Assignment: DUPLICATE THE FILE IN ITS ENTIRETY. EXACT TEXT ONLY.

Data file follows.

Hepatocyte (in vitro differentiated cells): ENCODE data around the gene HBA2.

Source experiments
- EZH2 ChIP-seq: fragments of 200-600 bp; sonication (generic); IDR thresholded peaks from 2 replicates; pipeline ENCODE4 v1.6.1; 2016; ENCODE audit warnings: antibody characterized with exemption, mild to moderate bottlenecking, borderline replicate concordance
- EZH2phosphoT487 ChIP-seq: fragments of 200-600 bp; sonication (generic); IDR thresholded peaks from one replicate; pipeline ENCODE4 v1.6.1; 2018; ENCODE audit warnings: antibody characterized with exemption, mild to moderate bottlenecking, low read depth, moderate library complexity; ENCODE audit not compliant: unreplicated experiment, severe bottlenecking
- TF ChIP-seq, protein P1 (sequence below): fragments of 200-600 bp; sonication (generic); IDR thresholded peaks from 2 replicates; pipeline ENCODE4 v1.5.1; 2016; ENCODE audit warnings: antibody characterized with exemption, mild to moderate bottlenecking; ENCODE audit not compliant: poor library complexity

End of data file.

Hepatocyte (in vitro differentiated cells): ENCODE data around the gene HBA2.

Source experiments
- EZH2 ChIP-seq: fragments of 200-600 bp; sonication (generic); IDR thresholded peaks from 2 replicates; pipeline ENCODE4 v1.6.1; 2016; ENCODE audit warnings: antibody characterized with exemption, mild to moderate bottlenecking, borderline replicate concordance
- EZH2phosphoT487 ChIP-seq: fragments of 200-600 bp; sonication (generic); IDR thresholded peaks from one replicate; pipeline ENCODE4 v1.6.1; 2018; ENCODE audit warnings: antibody characterized with exemption, mild to moderate bottlenecking, low read depth, moderate library complexity; ENCODE audit not compliant: unreplicated experiment, severe bottlenecking
- TF ChIP-seq, protein P1 (sequence below): fragments of 200-600 bp; sonication (generic); IDR thresholded peaks from 2 replicates; pipeline ENCODE4 v1.5.1; 2016; ENCODE audit warnings: antibody characterized with exemption, mild to moderate bottlenecking; ENCODE audit not compliant: poor library complexity